There was a coldness still left in his gut, a distant sense of horror he couldn’t shake. It was typical for the trauma of death to garble and distort a spirit’s last memories, but he couldn’t stand not knowing what had happened. He wished Hol would hurry and come.
After a few moments the brash sound of static startled him from his reverie. Interference streamed lines of fuzzy gray across the screen. Kay cocked his head to the side with a grunt of irritation. Bad signal?
Then the voice of the actor on stage began to distend in a most unnatural fashion, slowly becoming another voice entirely, and the picture went watery and unformed. The blurred face on the screen turned and looked straight out at Kay. It spoke:
“So, you’ve not become maggot-meat yet after all. How splendid.”
Kay’s heart lurched. The room seemed to tilt sideways as he watched the face reform itself: the cheekbones broadened and the features grew sharp and elegant, eyes tapering to a sleek almond shape. Its skin color slowly shifted to an oddly purple-tinted dusky tan. A wild mane of dark hair formed to crown the head, and two ivory horns curved out gently from its temples.
Suddenly, a bluish-silver light bubbled outward from the television screen. The head pushed through it and into the room, followed by a muscular bare torso and arms. Its wide mouth curved into a sharp, teeth-baring smile. “I take it I find you well?”
Kay, who had been holding his breath unwittingly, gasped at the air like a drowning man. “You know I hate it when you do that,” he said, holding a hand to his chest. “I thought – I thought the world had gone to jelly.”
“And a such pleasure to see you as well, O my master,” replied the djinni pleasantly, his voice deep and velvety. The rest of him emerged from the television as vague mist, which slowly coalesced into long legs covered in richly colored silks. Gold and gems glittered and tinkled all over his dusky skin. His eyes were a startlingly alien shade of blood-red. Overbearingly tall, his arms crossed over his broad chest, the djinni had the regal, expectant air of some beautiful barbarian king awaiting tribute.
“So,” Kay said. “Do you want to explain just why I’m in this body? I knew you were depraved, but this is ridiculous.”
Hol’s proud shoulders sagged just a little. “My master,” he sighed tiredly, “whatever could you possibly mean?”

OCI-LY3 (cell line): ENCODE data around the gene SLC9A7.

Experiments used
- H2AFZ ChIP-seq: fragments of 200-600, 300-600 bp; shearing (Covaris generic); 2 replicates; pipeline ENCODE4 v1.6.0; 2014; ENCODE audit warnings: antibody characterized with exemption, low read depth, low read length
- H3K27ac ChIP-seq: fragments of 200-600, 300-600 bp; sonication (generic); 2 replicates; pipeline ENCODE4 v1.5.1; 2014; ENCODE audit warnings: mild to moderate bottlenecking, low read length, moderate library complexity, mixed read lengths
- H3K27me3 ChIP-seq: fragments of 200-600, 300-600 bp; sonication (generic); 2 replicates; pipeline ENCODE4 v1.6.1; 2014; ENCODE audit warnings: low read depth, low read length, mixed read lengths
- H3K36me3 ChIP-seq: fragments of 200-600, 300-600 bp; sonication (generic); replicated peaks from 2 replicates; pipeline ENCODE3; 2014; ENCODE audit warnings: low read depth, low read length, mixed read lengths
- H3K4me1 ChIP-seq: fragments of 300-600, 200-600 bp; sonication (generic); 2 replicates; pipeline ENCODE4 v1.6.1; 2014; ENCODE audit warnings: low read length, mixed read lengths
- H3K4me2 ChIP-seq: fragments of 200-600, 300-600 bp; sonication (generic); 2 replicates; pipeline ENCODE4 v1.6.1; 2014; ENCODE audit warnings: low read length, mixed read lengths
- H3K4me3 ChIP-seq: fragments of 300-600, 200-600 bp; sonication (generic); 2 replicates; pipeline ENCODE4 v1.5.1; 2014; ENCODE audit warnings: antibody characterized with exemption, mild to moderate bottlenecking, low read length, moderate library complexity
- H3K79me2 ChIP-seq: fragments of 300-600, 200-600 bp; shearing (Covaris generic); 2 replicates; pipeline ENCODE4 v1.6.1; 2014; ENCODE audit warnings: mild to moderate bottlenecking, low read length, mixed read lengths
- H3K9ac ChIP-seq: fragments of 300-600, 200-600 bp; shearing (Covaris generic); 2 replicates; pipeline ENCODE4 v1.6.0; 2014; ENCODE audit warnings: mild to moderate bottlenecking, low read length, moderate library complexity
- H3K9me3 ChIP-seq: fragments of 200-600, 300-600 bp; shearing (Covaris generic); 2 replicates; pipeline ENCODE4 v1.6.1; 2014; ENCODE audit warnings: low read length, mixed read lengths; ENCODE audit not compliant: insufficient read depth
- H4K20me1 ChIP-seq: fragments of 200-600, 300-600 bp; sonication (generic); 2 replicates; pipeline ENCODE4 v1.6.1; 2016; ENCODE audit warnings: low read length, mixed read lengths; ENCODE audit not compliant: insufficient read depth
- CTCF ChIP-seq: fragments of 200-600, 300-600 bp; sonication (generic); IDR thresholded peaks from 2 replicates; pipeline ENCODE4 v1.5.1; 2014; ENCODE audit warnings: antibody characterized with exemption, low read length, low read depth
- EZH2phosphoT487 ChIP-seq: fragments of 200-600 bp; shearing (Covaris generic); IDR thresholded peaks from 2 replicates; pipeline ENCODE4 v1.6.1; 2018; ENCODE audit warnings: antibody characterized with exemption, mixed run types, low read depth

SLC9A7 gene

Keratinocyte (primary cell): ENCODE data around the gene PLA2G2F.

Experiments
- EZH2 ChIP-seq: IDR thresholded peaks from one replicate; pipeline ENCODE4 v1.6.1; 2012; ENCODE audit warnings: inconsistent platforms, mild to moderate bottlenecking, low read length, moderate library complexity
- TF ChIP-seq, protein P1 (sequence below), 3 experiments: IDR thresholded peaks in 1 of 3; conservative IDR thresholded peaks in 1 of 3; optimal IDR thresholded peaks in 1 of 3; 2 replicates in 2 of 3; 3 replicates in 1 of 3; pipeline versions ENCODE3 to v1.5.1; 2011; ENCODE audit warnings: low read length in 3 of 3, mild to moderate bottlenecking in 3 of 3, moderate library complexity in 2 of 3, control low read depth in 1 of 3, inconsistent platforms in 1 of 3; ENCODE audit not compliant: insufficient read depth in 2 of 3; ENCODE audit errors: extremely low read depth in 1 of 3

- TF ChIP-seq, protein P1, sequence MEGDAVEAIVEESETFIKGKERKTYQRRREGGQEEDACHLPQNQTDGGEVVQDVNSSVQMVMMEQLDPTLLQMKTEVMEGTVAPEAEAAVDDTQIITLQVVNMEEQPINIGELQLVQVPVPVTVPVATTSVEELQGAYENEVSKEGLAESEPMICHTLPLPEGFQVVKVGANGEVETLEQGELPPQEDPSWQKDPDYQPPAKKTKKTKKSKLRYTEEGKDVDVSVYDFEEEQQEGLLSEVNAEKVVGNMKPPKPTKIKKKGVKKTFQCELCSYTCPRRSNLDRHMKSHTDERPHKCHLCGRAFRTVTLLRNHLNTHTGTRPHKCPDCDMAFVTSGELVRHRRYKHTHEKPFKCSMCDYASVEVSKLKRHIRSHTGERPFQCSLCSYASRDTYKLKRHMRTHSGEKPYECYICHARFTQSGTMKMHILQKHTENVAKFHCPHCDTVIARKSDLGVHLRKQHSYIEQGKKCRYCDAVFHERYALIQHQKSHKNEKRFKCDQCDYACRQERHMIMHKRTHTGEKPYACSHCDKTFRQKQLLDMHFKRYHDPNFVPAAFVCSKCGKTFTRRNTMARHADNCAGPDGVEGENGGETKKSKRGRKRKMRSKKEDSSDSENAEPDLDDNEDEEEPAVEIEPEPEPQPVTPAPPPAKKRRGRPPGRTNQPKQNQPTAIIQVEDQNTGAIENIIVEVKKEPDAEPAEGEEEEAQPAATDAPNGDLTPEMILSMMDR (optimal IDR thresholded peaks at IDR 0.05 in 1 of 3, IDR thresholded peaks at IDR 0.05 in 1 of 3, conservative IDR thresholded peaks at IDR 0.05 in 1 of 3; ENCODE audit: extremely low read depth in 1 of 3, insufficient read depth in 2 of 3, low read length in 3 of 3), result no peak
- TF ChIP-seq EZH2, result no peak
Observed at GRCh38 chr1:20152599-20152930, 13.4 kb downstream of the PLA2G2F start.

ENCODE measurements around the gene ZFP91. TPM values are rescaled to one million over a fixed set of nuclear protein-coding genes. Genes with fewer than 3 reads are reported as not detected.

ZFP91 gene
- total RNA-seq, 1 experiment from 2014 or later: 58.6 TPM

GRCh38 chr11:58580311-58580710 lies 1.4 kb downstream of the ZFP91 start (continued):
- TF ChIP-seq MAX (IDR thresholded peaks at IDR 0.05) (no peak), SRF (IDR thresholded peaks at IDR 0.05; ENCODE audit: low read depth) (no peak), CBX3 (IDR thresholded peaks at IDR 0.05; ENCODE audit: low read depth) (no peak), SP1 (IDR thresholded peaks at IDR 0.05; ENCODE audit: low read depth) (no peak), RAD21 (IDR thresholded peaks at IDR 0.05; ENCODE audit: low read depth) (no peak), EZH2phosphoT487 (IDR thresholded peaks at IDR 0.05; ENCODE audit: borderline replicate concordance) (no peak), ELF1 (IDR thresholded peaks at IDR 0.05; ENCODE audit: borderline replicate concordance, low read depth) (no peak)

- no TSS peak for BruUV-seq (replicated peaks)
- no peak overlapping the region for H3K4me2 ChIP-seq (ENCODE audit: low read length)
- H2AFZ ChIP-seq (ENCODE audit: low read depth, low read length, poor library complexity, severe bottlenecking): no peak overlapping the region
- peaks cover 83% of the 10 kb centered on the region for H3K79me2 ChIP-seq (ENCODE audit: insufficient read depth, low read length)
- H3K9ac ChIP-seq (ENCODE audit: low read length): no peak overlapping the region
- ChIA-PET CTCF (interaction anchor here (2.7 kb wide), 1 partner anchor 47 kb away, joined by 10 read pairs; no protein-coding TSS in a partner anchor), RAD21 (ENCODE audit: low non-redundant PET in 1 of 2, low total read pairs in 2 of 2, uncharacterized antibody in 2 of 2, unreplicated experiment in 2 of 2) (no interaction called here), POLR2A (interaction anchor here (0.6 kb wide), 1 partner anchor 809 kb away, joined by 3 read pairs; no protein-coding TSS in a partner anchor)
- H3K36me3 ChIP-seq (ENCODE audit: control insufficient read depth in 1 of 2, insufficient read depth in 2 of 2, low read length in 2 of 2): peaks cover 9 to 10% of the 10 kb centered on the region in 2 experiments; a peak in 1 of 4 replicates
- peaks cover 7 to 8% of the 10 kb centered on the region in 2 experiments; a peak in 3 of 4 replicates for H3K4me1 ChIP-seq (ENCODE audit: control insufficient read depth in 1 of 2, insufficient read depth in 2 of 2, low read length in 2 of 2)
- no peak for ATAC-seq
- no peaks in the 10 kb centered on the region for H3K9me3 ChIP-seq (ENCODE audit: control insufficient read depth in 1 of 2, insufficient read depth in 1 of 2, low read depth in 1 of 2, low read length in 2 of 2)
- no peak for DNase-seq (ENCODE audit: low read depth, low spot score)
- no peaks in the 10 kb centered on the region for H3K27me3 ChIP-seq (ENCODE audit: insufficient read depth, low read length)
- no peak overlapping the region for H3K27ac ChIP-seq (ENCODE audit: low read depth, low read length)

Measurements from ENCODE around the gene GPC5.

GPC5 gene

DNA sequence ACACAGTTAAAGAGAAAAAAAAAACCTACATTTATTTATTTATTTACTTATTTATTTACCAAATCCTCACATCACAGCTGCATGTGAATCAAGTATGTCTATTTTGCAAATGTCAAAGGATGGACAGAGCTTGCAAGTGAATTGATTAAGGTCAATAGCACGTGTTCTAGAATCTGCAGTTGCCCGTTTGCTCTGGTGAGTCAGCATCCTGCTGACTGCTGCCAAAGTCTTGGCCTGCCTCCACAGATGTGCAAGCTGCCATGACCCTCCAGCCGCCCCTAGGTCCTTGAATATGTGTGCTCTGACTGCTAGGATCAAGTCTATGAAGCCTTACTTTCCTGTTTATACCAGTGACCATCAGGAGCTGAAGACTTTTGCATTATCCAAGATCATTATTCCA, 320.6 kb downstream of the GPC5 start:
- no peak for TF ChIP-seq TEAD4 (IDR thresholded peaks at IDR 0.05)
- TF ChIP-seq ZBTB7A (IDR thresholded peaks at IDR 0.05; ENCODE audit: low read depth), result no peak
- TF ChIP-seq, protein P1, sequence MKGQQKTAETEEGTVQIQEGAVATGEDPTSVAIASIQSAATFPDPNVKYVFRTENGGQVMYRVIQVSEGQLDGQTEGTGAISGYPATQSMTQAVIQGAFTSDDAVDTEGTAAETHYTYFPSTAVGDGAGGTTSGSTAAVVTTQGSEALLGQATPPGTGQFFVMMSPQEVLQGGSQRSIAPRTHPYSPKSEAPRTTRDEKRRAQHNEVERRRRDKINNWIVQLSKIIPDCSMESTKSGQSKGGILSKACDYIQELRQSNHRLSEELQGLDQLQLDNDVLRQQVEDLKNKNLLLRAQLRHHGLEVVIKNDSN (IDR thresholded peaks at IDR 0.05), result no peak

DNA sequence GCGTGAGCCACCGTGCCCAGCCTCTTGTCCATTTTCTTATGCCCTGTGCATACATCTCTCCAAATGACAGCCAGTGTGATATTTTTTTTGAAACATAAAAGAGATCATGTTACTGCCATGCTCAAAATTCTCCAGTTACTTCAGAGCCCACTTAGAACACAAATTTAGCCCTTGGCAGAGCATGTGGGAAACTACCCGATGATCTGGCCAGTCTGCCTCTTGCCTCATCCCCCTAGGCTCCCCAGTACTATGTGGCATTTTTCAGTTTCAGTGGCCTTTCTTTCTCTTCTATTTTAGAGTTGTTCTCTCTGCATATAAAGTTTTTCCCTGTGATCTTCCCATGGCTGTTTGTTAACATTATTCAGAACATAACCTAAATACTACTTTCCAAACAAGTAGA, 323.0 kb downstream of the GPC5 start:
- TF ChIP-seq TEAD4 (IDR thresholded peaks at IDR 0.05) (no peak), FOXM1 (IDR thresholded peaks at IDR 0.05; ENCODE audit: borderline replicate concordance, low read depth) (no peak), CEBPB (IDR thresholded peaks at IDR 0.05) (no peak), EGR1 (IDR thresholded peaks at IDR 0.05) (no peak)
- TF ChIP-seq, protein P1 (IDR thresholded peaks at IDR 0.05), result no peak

“Well obviously, I’m a kid.”
Hol rubbed at the tension already forming in the back of his neck. “Considering the circumstances, you are lucky to have a body at all.”
“But did it have to be a kid?”
Hol crooked an eyebrow. “I can think of no form that would better suit you,” he said. “But yes. It did. If not for an acquaintance in my debt, you wouldn’t have even that. You should count yourself lucky to be alive, my selfish master.”
Kay sulked. Hol took the moment of silence to properly study his master’s new body, his eyes trailing slowly over the expanse of smooth, naked flesh. His lips curled into a leering grin. “It does suit you, you know,” he drawled. “It suits you oh so very well.”
Kay shot him a glare and grabbed at the comforter, pulling it over his shoulders and covering himself. “Stop staring. It’s disgusting.” He resumed sulking. “Where were you, anyway? You were supposed to be here.”
“Where was I?” Hol echoed, his eyes narrowing. “Why, dear master, I must confess I had to leave you here or else I would have been late for tea with the archduke of Hell.”
Kay blinked. “What?”
Hol gave him a look of withering contempt. “If you must know, I was forced to retreat to the other plane to recover before I dissolved into the ethers. It took nearly all the power I had left to make that body and place you into it.”
“But!” Kay protested. “You never had to leave before!”
The djinni’s face abruptly twisted into a mask of rage. Diving forward, Hol grabbed a handful of Kay’s hair, yanking the boy’s face close. Kay yelped.
“I never had to leave before because I never almost died before, you silly human twit,” Hol hissed through his teeth. “I have been alive for over three millennia, and I nearly died yesterday for no other reason than your unfathomable, staggering stupidity!” He shook Kay slightly for emphasis.